*Trump would also like to create a tax deduction for child care. According to the New York Times, "If the policy were implemented as a typical deduction, it would provide no advantage for the 45 percent of people paying no tax and provide the biggest advantages to people in high-income tax brackets. His campaign has indicated that the Trump administration would find ways to make its advantages shared more broadly, though staffers had no details."
*The federal minimum wage is currently $7.25 per hour. After initially proposing to raise the minimum to $12 per hour, Clinton eventually said she would support a hike to $15 per hour, indexed to inflation - a proposal that has now been enshrined in the Democratic platform. She's supported efforts by states and localities to go even higher.
*Clinton has proposed capping limiting the cost of child care to 10 percent of a family's income, and she'd increase access to child care on college campuses for parents getting a degree. Perhaps her most consequential proposal on child care, though, is her idea of a child care tax credit for families. The New York Times explains how her idea differs from Trump's proposal of a child care tax deduction: "While she has not enumerated all the details of what she has in mind, a refundable credit would avoid the problems created by offering a tax deduction and would be valuable for lower- and middle-income families even if they don't pay federal income tax."
*Clinton has also proposed guaranteeing at least 12 weeks of paid family leave, with individuals on leave receiving at least two-thirds of their usual wages. Current law guarantees 12 weeks of leave for new parents, but it does not require employers to pay them, leaving many families with infants unable to take considerable time off work after a child's birth.
*Clinton would also like to guarantee universal access to pre-Kindergarten education, arguing it would both help children develop and relieve financial burdens on low- and middle-income families.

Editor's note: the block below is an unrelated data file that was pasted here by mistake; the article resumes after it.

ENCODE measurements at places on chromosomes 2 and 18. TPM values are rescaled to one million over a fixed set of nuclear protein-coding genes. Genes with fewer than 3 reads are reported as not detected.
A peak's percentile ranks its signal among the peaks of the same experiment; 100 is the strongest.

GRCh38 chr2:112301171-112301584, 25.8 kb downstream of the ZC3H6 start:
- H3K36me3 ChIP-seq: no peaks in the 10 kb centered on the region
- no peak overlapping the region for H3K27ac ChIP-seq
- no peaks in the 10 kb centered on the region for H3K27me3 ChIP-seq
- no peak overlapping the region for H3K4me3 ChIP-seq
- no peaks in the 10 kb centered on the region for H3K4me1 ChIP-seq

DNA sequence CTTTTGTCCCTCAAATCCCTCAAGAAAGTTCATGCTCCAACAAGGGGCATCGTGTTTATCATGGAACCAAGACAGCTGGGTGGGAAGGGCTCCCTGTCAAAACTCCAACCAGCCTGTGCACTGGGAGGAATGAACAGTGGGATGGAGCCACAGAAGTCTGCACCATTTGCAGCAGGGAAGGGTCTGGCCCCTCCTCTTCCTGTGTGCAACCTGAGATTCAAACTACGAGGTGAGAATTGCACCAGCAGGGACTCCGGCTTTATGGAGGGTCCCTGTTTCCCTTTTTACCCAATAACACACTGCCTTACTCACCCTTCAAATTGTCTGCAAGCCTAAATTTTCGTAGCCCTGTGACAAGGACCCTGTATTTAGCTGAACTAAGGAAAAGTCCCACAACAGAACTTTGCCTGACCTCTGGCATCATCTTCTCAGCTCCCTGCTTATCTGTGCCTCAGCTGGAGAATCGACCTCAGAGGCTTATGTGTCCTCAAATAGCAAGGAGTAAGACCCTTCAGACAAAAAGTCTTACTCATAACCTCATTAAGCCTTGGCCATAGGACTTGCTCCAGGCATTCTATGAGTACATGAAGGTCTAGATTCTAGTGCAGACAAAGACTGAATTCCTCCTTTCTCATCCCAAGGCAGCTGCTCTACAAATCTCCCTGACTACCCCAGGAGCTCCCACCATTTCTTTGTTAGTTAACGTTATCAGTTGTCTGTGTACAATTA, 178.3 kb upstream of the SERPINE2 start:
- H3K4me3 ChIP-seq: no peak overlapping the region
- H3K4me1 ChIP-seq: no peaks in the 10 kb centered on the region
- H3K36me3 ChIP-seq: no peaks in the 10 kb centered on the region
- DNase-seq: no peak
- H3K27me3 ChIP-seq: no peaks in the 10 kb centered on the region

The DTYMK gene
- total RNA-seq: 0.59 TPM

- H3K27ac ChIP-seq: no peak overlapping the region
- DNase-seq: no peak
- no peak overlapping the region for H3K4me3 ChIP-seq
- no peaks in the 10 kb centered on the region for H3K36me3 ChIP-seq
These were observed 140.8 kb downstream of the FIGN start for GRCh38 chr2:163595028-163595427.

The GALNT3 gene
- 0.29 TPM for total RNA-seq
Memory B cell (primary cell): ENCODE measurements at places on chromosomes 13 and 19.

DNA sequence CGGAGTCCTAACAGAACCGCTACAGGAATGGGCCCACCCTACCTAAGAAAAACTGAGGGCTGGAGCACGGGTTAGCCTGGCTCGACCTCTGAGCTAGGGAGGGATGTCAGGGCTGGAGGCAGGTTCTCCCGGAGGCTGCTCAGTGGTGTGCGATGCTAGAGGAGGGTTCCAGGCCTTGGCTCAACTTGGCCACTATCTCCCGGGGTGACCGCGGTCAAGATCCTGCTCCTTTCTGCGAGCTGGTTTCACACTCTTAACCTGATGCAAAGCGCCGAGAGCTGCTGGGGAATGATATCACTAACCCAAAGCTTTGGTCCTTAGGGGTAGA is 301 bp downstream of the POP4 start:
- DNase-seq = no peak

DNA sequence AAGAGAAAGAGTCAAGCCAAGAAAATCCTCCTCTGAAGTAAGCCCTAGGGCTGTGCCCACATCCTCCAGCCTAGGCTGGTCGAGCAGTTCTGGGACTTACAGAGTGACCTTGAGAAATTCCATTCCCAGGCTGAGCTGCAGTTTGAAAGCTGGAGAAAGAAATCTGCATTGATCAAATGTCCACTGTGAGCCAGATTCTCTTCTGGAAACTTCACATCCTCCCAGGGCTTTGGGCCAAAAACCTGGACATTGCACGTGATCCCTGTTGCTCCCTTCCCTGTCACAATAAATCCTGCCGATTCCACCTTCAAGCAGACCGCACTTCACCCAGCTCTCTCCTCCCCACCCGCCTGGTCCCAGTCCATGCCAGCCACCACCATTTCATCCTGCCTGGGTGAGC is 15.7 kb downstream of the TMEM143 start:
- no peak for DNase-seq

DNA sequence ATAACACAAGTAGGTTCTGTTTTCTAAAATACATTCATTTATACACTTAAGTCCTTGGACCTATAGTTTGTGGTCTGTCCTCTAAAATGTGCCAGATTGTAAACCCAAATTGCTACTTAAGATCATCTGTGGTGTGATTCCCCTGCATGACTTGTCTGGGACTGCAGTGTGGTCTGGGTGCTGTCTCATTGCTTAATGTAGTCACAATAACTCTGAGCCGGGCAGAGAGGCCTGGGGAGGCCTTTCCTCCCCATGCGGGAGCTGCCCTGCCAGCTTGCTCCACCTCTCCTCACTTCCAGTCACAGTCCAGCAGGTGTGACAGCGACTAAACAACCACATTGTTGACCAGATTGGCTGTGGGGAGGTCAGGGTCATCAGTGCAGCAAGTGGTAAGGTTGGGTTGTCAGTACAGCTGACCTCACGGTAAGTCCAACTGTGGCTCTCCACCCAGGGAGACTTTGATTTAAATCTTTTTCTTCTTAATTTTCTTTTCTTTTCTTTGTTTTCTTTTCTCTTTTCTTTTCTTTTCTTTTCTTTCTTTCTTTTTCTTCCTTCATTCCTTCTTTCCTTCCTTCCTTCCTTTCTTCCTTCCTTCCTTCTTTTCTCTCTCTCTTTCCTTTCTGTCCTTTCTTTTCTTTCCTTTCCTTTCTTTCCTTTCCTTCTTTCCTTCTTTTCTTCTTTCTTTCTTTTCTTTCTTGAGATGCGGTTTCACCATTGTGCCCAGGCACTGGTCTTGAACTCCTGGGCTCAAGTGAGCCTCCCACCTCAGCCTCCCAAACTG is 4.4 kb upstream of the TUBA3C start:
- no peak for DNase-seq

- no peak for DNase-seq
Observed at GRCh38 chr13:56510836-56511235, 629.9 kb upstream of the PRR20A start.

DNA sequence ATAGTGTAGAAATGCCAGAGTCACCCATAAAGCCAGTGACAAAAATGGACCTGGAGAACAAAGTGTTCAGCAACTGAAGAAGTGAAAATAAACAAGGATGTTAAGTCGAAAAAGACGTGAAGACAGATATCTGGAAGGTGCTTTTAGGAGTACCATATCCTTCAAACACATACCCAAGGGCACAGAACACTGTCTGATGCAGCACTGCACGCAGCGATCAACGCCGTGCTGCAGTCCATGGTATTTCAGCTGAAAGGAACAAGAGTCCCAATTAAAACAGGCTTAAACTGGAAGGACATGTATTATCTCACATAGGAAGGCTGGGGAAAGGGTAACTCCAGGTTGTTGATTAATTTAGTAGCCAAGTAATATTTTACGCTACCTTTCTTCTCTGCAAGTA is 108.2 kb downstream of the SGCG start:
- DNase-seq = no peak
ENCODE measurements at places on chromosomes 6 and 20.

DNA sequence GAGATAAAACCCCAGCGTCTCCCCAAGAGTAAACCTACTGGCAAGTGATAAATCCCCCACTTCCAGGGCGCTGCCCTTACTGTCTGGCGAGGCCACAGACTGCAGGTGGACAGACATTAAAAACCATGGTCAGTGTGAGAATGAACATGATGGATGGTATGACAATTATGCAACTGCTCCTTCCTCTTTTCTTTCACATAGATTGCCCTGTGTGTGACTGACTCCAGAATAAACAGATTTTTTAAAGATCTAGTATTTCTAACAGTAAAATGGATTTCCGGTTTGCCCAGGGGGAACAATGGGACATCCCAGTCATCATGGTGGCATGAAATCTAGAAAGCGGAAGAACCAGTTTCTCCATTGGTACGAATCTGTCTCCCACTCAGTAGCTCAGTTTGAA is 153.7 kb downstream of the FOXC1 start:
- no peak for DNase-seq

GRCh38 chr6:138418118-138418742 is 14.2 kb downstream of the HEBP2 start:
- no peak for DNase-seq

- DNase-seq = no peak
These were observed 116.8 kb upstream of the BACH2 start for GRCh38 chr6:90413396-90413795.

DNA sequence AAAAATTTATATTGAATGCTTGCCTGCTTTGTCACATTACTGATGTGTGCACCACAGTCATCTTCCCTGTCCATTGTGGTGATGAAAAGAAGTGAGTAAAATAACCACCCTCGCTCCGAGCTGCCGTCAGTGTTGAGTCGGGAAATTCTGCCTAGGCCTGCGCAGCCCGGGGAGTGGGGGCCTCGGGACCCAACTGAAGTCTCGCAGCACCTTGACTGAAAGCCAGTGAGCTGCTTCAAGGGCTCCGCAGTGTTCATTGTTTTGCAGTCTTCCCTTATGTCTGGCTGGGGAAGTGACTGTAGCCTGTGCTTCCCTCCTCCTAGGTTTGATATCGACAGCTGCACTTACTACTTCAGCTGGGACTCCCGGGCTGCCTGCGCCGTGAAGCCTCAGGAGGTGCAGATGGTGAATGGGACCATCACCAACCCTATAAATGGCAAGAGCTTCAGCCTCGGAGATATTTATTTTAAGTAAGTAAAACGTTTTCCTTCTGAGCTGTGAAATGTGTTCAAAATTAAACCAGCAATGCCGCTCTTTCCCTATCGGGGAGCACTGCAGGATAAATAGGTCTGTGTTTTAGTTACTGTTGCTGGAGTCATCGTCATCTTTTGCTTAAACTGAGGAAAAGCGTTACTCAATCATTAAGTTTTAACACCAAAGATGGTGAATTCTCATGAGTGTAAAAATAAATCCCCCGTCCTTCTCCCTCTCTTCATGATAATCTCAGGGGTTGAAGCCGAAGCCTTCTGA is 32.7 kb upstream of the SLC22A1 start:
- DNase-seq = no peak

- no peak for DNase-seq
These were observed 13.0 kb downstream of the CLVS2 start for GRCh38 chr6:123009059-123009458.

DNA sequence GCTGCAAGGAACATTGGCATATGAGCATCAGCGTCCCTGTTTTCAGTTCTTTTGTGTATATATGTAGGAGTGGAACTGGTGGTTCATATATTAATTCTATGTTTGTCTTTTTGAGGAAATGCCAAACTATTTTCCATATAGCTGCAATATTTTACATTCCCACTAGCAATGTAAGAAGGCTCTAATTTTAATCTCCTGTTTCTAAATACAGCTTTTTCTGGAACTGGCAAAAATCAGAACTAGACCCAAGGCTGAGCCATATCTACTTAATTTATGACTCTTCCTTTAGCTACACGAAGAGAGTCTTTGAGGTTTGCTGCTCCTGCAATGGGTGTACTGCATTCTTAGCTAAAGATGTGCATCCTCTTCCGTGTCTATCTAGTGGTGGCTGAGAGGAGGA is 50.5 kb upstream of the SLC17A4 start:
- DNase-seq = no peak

Infrastructure and Energy
*Lamenting the "disastrous" condition of America's roads, bridges, and airports, Trump has proposed spending at least double the $275 billion that Clinton has suggested to rebuild the country's infrastructure and create jobs. He's not offered an exact spending target, but he has raised some ire among fiscal conservatives by suggesting he'd tolerate significant deficit spending to make it happen.
*On energy, Trump has proposed a broad regulatory overhaul that would open up significantly more U.S. energy resources for development. He'd immediately rescind all of President Obama's executive actions, including the Climate Action Plan capping greenhouse emissions from coal-fired power plants.
*Trump would also like to lift the moratorium on energy production on federally owned areas, and he'd urge Canada to renew the application for the Keystone XL oil pipeline, which the Obama administration quashed.
*Trump has suggested any revenues accrued by increased energy production could be redirected to fund his proposed infrastructure developments.
*Clinton, as noted above, has proposed $275 billion in new infrastructure spending to improve roads, bridges, rail lines, airports, and more. Her website claims she'd pay for the improvements through unspecified "business tax reform."